One of the most popular plant milks is almond. It’s delicious, low in fat and calories, and rich in vitamins and minerals. According to a study published by the University of Oxford and analyzed by the BBC, it also uses a relatively small amount of land and produces a fraction of cow’s milk emissions.
However, a glass of almond milk requires almost 80 liters of water to produce, and growing a liter of almonds would require 371 liters of water. Overall, it is still much less than dairy products, but certainly more than other comparable plant milks.
For this reason, growing almonds can cause problems in the surrounding area. In California – which produces about 80 percent of the world’s almonds – some say the industry has exacerbated the drought because it requires about 10 percent of the state’s water supply.
Almond production also has a huge impact on bees, as California’s nearly 7,000 almond farms require pollination. A survey by The Guardian in 2020, almond production was directly linked to the deaths of billions of bees – one of the most important keystone species in the world and absolutely essential for our future survival.
Rice milk has a smooth, creamy, sweet flavor and is the least allergenic of all plant milk varieties. When fortified, it can also be a good source of vitamins and minerals like calcium. It requires less land than dairy, oats, soybeans, and even almonds, and can be found in Korea as Sikhye and in Japan as Amazake, popular regional and national drinks.
However, a single glass of rice milk requires 54 liters of water to produce, the third thirstiest to produce after dairy and almond milk. Rice also has a large carbon footprint, and the global rice industry – in part due to its staple status for more than half of the world’s population – produces methane, contributing around 2.5% of all emissions. of greenhouse gases of human origin.
Coconut milk is popular for its creamy, nutty taste, and has become a welcome addition at coffee shops such as Pret in the UK, Peet’s in the US, and Starbucks around the world. As with rice milk, when coconut milk is fortified it can be a great source of vitamins and minerals, and growing trees use minimal water – and absorb carbon dioxide.
But choosing fair trade certified coconut products is important, as the industry (which operates exclusively in tropical countries) has a history of exploiting workers and destroying the rainforest. Like palm oil, this is mainly due to unprecedented growth in global demand.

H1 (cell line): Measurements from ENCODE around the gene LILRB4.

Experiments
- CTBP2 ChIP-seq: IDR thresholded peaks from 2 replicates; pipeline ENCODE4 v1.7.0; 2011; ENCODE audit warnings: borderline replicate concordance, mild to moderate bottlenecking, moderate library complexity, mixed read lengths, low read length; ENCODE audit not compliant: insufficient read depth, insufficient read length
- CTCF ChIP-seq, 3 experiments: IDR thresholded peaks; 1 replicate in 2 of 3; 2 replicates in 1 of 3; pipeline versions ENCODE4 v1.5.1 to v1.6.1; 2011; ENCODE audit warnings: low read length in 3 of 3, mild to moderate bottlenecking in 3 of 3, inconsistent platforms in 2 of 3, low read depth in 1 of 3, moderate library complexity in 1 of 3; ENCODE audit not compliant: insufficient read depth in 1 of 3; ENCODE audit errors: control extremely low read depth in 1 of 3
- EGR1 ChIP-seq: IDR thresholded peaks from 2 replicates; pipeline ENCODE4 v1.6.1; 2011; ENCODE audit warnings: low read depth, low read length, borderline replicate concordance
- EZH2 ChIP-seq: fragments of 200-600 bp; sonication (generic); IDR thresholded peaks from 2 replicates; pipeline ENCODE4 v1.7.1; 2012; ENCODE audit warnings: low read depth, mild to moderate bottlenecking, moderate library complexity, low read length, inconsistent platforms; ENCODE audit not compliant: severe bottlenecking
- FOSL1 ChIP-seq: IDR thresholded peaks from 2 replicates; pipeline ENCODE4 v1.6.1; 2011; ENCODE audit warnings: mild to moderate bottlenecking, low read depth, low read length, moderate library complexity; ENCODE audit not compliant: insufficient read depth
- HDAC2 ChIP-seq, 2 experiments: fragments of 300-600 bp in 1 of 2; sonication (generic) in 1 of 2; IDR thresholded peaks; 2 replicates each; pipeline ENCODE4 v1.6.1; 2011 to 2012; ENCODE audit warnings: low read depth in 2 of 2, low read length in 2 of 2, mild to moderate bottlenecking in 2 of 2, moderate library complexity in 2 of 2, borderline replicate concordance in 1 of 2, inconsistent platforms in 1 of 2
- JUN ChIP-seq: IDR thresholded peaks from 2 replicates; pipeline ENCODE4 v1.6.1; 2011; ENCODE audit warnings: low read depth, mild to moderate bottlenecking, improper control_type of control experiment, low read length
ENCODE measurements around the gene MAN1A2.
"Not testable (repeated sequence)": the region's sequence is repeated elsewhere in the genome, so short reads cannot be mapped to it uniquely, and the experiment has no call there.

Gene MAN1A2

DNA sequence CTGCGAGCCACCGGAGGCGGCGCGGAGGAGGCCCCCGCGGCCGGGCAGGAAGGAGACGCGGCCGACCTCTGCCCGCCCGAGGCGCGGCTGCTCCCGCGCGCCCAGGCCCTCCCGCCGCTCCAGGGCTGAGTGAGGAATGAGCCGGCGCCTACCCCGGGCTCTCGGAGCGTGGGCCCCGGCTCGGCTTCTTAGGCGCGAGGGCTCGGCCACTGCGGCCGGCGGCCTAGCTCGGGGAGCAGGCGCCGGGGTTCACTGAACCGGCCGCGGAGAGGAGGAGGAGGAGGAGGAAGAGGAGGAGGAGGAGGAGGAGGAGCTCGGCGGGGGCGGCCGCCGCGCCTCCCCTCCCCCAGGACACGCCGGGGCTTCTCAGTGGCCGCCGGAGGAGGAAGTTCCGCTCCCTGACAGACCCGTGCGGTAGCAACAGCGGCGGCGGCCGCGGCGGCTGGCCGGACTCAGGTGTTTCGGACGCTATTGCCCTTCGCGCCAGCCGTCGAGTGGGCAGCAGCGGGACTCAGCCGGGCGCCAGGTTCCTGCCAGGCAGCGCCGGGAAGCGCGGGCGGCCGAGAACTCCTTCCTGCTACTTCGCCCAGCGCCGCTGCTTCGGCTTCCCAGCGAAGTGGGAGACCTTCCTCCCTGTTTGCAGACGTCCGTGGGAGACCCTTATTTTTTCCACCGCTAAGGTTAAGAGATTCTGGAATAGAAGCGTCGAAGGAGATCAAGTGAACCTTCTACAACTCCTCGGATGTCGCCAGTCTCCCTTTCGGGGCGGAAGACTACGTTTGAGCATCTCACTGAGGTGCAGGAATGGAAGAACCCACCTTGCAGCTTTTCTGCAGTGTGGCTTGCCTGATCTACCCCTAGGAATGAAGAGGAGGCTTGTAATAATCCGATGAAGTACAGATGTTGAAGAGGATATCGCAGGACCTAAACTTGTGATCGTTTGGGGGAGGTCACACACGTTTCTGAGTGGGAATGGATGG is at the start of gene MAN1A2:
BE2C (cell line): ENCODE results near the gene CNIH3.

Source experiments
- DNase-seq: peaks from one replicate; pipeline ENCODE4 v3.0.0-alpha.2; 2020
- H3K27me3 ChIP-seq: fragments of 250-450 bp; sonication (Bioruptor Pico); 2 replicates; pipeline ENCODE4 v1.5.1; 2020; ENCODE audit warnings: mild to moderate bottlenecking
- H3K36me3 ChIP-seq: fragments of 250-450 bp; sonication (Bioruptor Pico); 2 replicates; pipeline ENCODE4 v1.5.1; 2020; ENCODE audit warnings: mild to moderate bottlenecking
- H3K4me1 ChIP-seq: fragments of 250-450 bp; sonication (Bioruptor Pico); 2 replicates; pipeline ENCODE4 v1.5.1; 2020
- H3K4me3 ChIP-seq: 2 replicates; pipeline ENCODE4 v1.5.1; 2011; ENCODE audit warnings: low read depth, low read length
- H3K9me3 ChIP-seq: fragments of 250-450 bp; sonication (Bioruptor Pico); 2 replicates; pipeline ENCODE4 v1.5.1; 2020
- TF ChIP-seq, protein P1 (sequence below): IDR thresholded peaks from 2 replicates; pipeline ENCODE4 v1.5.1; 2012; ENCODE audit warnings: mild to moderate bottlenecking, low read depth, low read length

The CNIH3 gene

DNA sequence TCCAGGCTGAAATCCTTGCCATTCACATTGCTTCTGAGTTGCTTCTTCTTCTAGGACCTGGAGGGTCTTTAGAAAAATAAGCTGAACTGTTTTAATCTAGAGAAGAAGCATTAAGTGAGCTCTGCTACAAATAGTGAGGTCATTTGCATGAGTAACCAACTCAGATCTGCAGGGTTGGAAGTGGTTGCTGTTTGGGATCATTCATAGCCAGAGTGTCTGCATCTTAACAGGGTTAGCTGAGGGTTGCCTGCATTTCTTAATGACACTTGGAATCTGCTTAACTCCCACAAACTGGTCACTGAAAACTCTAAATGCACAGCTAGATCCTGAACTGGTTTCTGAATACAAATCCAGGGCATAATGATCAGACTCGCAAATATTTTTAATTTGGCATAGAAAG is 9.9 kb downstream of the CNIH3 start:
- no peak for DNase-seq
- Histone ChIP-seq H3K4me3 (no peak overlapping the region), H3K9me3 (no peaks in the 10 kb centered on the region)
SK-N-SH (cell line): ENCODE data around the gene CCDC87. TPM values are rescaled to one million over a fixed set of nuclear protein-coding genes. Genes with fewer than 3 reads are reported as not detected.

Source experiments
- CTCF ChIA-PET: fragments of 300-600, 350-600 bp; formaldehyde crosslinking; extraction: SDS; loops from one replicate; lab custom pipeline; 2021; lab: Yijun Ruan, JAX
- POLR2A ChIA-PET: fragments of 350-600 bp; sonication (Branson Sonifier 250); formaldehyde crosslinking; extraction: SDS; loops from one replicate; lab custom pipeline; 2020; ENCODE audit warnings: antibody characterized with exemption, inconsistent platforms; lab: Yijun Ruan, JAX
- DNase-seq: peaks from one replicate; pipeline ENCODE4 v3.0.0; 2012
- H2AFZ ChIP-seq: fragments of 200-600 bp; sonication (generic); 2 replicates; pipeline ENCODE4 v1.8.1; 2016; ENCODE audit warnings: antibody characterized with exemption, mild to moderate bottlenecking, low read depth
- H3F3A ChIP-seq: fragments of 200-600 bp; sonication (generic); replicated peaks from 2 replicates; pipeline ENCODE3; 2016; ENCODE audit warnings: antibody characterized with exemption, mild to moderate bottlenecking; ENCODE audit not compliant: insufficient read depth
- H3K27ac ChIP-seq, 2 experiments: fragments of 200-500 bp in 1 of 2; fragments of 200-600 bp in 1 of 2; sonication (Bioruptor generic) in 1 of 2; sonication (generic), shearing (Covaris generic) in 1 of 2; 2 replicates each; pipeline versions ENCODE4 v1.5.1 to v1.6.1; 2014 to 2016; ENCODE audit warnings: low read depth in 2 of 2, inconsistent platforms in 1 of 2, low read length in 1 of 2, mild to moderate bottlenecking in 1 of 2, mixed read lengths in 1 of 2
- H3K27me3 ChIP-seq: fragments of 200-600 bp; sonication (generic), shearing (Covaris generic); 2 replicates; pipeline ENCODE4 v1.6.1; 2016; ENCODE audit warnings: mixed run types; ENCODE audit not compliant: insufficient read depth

Despite soy’s reputation as a leading cause of deforestation, the study ranked it high for sustainability. Contrary to popular belief, the majority of soy-related deforestation occurs in the production of animal feed, not dairy-free and meat-free ingredients for vegans and vegetarians.
Although it has fallen somewhat out of favor with the advent of new plant-based milk options, soy milk can be both sustainably and nutritiously produced, offering comparable protein content to its counterparts. dairy. Numerous studies also show that regular consumption of soy can be beneficial for general health, especially for women.
Soy can be produced in the United States and Canada, and North American consumers will be able to find organic soy milk to ensure their morning coffee is free from deforestation.
The global superstar of the plant-based milk industry is oat milk. Oatly-branded products, in particular, have found their way into coffee shops around the world, from independents to Starbucks. Oats are typically grown in temperate regions such as North America and the UK and, as such, are not associated with deforestation in developing countries.
According to the Oxford University study, oat milk also uses minimal water and land, and although it creates a little more emissions than almond milk, it is more ecological than rice, soybeans and dairy products. Oat milk has a higher likelihood of gluten contamination, so it may be less suitable than other varieties for allergy sufferers.
Overall, moving away from dairy is the most important thing when it comes to sustainability and milk. Choosing plant-based milk that suits your budget, your diet and your needs will always be more environmentally friendly than cow’s milk, no matter which variety you choose.